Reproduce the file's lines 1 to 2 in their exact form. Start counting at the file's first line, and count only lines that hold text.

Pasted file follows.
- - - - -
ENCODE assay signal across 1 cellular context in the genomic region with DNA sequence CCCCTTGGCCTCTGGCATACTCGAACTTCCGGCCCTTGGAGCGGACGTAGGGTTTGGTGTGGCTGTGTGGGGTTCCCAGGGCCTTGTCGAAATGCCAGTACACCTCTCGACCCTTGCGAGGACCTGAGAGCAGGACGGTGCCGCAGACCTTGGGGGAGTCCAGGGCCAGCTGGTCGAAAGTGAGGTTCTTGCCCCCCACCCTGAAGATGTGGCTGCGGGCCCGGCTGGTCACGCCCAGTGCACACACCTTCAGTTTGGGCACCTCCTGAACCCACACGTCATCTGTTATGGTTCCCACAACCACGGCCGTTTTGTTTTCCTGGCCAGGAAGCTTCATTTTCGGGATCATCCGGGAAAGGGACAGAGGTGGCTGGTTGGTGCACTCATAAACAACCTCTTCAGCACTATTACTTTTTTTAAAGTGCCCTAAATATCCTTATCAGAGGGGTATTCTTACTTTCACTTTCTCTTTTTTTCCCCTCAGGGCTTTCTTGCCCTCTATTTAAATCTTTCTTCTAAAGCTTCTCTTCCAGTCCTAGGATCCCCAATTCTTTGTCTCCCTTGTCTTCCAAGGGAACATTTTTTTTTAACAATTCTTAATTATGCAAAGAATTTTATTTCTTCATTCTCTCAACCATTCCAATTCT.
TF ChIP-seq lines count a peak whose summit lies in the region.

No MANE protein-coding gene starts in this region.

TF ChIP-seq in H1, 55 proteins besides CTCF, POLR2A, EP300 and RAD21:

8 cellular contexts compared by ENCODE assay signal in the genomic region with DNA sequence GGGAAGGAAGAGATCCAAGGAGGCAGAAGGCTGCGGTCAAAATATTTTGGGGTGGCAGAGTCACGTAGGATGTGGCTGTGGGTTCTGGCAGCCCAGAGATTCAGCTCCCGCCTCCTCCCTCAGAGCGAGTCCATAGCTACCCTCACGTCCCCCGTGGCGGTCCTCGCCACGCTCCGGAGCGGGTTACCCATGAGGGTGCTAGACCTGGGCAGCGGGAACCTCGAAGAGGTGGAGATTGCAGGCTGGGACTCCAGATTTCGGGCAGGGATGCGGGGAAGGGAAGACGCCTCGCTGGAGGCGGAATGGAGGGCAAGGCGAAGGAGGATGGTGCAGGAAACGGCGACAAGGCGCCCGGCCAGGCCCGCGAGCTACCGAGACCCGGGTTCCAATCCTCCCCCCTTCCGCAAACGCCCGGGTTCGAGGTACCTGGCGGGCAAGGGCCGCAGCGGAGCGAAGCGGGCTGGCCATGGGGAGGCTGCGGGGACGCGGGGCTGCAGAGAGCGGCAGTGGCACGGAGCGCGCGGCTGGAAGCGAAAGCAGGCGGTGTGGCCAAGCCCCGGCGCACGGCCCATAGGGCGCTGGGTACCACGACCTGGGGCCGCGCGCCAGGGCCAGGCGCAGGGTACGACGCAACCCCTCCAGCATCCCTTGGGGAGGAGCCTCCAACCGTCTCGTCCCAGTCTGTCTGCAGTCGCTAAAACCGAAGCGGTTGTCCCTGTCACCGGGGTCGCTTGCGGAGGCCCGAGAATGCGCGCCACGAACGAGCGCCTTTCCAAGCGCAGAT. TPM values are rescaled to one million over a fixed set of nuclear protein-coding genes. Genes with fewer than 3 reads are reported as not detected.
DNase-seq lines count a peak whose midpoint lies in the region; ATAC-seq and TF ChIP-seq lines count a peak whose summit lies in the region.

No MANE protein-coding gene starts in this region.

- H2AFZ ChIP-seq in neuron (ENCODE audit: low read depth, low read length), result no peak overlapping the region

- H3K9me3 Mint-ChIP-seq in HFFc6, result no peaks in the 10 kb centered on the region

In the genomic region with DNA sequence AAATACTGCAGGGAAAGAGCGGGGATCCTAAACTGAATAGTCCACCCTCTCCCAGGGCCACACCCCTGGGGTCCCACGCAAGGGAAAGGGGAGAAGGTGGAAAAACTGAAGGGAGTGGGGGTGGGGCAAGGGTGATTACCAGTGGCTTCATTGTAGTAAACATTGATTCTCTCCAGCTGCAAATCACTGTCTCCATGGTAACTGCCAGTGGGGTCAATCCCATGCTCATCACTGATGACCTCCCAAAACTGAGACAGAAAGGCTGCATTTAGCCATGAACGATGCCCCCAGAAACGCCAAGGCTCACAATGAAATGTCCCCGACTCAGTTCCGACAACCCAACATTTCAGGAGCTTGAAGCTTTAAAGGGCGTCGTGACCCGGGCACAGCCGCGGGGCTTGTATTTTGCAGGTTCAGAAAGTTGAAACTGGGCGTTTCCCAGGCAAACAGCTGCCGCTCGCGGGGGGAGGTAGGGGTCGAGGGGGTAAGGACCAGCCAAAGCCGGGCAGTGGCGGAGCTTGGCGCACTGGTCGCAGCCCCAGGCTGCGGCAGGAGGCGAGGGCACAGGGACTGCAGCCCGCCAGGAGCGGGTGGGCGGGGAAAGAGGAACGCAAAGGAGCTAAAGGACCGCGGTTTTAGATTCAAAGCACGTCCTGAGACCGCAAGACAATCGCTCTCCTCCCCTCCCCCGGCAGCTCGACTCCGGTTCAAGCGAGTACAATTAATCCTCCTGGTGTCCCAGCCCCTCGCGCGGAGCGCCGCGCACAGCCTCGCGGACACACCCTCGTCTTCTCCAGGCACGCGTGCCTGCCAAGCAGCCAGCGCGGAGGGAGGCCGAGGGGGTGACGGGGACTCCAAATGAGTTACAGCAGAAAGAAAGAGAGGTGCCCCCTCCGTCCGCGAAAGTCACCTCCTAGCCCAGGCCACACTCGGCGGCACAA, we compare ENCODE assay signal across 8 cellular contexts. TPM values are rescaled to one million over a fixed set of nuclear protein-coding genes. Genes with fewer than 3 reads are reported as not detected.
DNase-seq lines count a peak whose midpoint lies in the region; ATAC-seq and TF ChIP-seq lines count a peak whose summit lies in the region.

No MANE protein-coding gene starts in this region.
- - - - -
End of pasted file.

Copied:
ENCODE assay signal across 1 cellular context in the genomic region with DNA sequence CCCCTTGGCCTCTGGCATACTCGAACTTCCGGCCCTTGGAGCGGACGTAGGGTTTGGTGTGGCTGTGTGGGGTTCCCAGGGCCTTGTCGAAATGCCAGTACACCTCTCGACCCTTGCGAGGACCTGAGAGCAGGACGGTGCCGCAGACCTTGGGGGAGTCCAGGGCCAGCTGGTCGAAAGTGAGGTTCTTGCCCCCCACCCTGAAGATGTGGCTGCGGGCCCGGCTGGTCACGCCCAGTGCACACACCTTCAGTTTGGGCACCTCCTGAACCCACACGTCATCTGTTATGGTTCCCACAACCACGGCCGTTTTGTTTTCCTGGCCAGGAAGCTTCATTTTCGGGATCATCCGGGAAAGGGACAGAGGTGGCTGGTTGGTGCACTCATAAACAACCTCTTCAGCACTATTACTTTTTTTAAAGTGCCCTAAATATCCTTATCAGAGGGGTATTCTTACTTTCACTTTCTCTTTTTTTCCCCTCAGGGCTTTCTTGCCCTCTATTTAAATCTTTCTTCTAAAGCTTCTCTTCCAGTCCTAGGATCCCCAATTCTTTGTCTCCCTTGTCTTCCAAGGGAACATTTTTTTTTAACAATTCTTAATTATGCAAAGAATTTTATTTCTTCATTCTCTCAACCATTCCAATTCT.
TF ChIP-seq lines count a peak whose summit lies in the region.